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Biological implications of Mycobacterium leprae gene expression during infection.

Author information

1
Laboratory Research Branch, Division of the National Hansen's Disease Programs at LSU-SVM, Louisiana State University School of Veterinary Medicine, Baton Rouge, LA 70803, USA. dwill21@lsu.edu

Abstract

The genome of Mycobacterium leprae, the etiologic agent of leprosy, has been sequenced and annotated revealing a genome in apparent disarray and in stark contrast to the genome of the related human pathogen, M. tuberculosis. With less than 50% coding capacity of a 3.3-Mb genome and 1,116 pseudogenes, the remaining genes help define the minimal gene set necessary for in vivo survival of this mycobacterial pathogen as well as genes potentially required for infection and pathogenesis seen in leprosy. To identify genes transcribed during infection, we surveyed gene transcripts from M. leprae growing in athymic nude mice using reverse transcriptase-polymerase chain reaction (RT-PCR) and cross-species DNA microarray technologies. Transcripts were detected for 221 open reading frames, which included genes involved in DNA replication, cell division, SecA-dependent protein secretion, energy production, intermediary metabolism, iron transport and storage and genes associated with virulence. These results suggest that M. leprae actively catabolizes fatty acids for energy, produces a large number of secretory proteins, utilizes the full array of sigma factors available, produces several proteins involved in iron transport, storage and regulation in the absence of recognizable genes encoding iron scavengers and transcribes several genes associated with virulence in M. tuberculosis. When transcript levels of 9 of these genes were compared from M. leprae derived from lesions of multibacillary leprosy patients and infected nude mouse foot pad tissue using quantitative real-time RT-PCR, gene transcript levels were comparable for all but one of these genes, supporting the continued use of the foot pad infection model for M. leprae gene expression profiling. Identifying genes associated with growth and survival during infection should lead to a more comprehensive understanding of the ability of M. leprae to cause disease.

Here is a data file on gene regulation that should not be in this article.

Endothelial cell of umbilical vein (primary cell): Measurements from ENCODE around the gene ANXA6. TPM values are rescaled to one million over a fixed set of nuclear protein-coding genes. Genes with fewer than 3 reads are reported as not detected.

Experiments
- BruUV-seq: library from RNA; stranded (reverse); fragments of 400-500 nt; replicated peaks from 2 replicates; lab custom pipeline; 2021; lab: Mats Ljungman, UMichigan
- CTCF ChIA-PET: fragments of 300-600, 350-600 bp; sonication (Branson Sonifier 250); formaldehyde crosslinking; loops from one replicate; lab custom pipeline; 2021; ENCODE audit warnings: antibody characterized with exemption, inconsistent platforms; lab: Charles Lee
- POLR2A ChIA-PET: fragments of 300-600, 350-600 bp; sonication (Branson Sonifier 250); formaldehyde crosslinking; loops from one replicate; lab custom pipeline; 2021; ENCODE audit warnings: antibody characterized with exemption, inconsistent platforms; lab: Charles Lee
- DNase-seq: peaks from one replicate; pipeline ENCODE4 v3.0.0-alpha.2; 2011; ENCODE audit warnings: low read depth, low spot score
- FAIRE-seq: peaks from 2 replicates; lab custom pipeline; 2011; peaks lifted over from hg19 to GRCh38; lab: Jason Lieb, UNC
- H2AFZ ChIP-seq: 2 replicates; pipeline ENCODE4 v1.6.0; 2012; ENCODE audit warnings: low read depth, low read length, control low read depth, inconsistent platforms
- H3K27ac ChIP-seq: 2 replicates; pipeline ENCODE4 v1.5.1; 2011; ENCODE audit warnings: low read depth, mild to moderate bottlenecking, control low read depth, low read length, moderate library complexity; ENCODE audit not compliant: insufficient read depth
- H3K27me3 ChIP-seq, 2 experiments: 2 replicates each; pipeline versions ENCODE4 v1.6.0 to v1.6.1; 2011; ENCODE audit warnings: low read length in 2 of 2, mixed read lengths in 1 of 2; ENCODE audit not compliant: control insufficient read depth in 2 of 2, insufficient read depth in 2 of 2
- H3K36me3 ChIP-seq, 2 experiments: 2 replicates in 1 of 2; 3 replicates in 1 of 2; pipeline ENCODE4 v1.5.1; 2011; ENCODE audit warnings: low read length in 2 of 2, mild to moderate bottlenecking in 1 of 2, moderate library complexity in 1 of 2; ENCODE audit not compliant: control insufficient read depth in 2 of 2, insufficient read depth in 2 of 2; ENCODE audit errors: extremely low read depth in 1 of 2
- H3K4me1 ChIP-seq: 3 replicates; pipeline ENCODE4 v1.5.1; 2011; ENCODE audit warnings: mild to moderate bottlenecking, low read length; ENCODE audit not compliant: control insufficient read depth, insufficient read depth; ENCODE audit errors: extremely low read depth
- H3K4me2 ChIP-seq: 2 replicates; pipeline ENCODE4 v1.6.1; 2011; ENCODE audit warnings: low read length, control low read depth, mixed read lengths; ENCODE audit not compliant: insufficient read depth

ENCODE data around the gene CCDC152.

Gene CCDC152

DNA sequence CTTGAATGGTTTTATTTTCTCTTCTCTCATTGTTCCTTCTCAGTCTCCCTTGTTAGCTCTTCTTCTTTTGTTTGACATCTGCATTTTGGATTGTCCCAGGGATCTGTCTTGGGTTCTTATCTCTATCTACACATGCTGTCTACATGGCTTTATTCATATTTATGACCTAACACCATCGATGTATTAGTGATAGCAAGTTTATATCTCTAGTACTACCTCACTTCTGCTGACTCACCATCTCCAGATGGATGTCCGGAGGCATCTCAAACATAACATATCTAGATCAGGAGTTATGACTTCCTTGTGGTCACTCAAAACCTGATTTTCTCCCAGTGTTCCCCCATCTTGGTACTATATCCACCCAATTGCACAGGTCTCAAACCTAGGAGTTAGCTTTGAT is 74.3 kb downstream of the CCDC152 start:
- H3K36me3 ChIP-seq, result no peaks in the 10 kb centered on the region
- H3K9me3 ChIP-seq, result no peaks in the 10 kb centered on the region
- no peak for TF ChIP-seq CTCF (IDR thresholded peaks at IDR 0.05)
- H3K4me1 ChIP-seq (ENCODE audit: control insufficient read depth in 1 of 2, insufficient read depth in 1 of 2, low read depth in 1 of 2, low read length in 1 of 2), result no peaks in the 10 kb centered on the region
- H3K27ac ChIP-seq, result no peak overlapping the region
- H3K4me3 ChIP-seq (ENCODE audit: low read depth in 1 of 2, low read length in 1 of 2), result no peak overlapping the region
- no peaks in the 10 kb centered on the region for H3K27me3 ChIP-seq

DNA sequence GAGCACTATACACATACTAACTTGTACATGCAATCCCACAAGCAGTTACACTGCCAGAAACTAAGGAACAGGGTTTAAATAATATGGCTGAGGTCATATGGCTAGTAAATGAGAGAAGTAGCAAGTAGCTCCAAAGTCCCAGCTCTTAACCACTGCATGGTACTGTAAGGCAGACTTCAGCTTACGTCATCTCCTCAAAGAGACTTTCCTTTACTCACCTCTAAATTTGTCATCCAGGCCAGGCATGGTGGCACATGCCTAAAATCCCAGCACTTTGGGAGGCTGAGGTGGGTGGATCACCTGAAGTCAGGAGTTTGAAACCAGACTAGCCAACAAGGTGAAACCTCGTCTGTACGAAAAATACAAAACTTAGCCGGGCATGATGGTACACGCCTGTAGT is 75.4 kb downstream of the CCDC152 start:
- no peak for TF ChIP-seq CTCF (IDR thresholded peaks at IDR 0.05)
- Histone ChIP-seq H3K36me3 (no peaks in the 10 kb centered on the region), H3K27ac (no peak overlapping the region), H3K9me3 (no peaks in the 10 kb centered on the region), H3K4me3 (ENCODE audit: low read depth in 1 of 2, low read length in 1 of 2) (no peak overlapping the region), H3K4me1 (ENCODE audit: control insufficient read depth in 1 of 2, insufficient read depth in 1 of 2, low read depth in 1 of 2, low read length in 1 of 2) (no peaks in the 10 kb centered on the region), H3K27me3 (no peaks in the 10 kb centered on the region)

PMID:
15741741
DOI:
10.1159/000082081
[Indexed for MEDLINE]

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